Industrial Development Erupts Overnight in Plano, McKinney
While most of the Dallas/Fort Worth (DFW) area has seen a boom in industrial construction over the past decade, the Plano and McKinney submarkets have been relatively quiet until recently.
Due to significant growth in residential development in the northeastern side of the metroplex, e-commerce and last-mile distribution users are increasingly demanding space in these areas. Consequently, these submarkets are no longer considered just a home for technology-based tenants. Several new projects, either under construction or proposed, are focusing on mid-size to large users.
Total combined vacancy rates in these areas for flex and warehouse product are now below 5 percent. The average rental rate for flex product is around $12.25 per square foot and the average rate for warehouse space is $6.36 per square foot. Although the vacancy rate is as low as it has been in the past five years, there is a tremendous amount of activity and several market transactions that are likely to positively impact demand for speculative industrial space.
While no transactions completed at this time, there have been several prospects working on proposals in the 60,000- to 100,000-square-foot size range in Plano and another prospect looking to lease between 200,000 to 600,000 square feet in McKinney.
Based on these trends and transactions, landlords and tenants should expect rental rates for both flex and warehouse product in Plano and McKinney to steadily continue to rise for the next two to three years.
Plano’s primary industrial submarket lies just east and north of North Central Expressway (U.S. Route 75) and President George Bush Turnpike (State Highway 190).
Less than 2 million square feet of industrial space has been delivered in Plano since 2010. But one new project is slated to start construction with two buildings, and a proposed third building scheduled for an end user.
Core5 Business Center of Plano is scheduled to break ground before year’s end and deliver the first new speculative development in Plano in almost 20 years. The three-building park will total 259,882 square feet.
Due to low inventory levels in Plano and being located in the northern Dallas suburbs, this new development will provide much needed relief for mid-to-large-sized tenants.
Just north of Plano is McKinney, a rapidly growing submarket that has seen a significant influx of jobs and people over the past several years. In this market, the connection between job growth and industrial real estate expansion is especially visible.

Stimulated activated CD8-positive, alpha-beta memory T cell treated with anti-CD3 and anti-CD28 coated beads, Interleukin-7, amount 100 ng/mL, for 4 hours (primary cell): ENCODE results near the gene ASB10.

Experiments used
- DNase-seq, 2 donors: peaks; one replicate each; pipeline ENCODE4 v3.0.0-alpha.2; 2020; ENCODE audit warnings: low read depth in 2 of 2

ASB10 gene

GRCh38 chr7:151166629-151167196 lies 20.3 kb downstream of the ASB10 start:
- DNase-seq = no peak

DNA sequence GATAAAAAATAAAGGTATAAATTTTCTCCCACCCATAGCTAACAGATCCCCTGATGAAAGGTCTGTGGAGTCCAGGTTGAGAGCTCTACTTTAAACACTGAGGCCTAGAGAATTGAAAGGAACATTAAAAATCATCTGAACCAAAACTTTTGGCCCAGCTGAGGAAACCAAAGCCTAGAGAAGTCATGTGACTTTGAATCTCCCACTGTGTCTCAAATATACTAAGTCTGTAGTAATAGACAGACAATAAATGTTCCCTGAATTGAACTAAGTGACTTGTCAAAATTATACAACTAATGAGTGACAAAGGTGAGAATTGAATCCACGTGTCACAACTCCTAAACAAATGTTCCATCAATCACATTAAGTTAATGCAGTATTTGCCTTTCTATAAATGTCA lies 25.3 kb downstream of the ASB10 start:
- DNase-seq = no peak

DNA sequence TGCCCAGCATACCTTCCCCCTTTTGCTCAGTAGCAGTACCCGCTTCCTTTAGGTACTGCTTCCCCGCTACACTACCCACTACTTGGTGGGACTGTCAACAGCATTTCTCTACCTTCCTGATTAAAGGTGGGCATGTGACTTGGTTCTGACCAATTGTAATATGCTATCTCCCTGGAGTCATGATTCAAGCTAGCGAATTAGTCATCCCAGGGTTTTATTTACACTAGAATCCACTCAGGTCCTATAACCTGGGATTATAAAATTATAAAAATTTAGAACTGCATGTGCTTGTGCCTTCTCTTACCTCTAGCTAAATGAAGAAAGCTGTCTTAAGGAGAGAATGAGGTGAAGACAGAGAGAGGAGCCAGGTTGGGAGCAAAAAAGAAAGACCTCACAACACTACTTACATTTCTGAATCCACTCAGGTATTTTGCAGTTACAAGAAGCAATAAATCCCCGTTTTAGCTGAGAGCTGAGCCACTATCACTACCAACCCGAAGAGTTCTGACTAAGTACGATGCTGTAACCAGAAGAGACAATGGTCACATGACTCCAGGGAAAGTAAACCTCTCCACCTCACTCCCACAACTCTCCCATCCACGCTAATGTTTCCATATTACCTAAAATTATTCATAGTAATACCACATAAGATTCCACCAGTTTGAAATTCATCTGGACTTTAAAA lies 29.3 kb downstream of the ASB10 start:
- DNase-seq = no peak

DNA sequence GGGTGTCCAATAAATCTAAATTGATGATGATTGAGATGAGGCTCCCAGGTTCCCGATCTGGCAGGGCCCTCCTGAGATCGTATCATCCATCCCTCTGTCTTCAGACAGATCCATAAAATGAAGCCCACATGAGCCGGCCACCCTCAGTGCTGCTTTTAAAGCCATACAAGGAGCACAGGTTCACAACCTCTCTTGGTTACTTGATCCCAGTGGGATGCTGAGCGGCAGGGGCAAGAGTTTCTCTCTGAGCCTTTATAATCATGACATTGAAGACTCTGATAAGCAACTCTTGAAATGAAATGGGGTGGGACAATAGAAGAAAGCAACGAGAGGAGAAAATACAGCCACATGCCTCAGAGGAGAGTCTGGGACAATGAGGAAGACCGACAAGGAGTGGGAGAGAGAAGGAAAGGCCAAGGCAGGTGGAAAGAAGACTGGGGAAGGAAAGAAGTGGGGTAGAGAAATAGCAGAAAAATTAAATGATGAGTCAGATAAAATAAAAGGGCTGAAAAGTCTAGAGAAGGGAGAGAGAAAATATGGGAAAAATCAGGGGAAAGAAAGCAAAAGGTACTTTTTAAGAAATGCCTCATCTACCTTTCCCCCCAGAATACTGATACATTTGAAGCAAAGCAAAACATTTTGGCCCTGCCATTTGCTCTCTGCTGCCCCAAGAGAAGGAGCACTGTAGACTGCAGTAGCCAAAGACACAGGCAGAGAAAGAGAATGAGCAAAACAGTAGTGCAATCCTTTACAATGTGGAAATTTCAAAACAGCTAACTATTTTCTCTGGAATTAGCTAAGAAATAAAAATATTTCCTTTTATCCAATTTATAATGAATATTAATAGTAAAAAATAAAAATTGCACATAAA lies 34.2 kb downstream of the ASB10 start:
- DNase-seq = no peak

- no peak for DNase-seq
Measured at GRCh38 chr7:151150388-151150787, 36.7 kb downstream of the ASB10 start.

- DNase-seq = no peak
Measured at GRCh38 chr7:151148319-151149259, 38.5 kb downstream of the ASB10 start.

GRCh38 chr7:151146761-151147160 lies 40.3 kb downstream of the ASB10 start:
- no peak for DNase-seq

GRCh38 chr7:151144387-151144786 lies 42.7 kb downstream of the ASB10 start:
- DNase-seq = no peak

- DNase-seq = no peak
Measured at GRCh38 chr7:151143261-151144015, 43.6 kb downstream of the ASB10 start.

A great example of the trend in action involves the former Blockbuster building. The property was vacated in 2013, and over the course of the next 18 months, three tenants leased the entire 700,000-square-foot warehouse. The velocity behind the lease-up process demonstrated the demand in McKinney for large blocks of warehouse space.
With only 90,000 square feet delivered over the past four quarters, several developers have announced new projectss in McKinney that are either underway or scheduled to break ground by the end of 2018. More than 650,000 square feet of new space will be delivered within the next four quarters and another 300,000 square feet has been proposed.
In addition, plans have been laid out for another 983,880 square feet at McKinney Five Industrial Park, with construction slated to begin in late 2018. The majority of the space is for warehouse users; however, there are also a couple of flex buildings that are planned.
Construction on McKinney Industrial Center is scheduled to begin in the fourth quarter and will deliver two buildings totaling 72,000 square feet. These buildings will be oriented toward flex users and will accommodate tenants requiring 4,000 square feet or more of space.
Two projects currently under construction on the north end of McKinney include 75/Wilmeth at McKinney and McKinney Fulfillment Center. With total footprints of 202,000 square feet and 115,176 square feet, respectively, these buildings will be marketed toward the mid- to large-size tenants for this submarket.
Finally, construction crews will break ground this fall on McKinney National Business Park, located near the McKinney National Airport just off the newly constructed FM 546. The project currently calls for a total of 550,000 square feet with the first two buildings spanning 75,000 square feet each.
It has been many years since the Plano and McKinney submarkets have seen this type of speculative development. With the current activity level and demand, these projects are well positioned to find tenants in the short term.
While these two submarkets are not developing the big box distribution centers that other submarkets have seen recently, the relative size of these facilities should not be a deterrent to users or a marketing concern for developers. Further, rent growth is likely to remain strong here.
As the DFW market grows and develops, there is ample reason to remain bullish on the Central Expressway Corridor as a desirable submarket that will flourish along with the rest of the metroplex.
— By Dave Peterson, executive vice president, NAI Robert Lynn. This article first appeared in the October 2018 issue of Texas Real Estate Business magazine.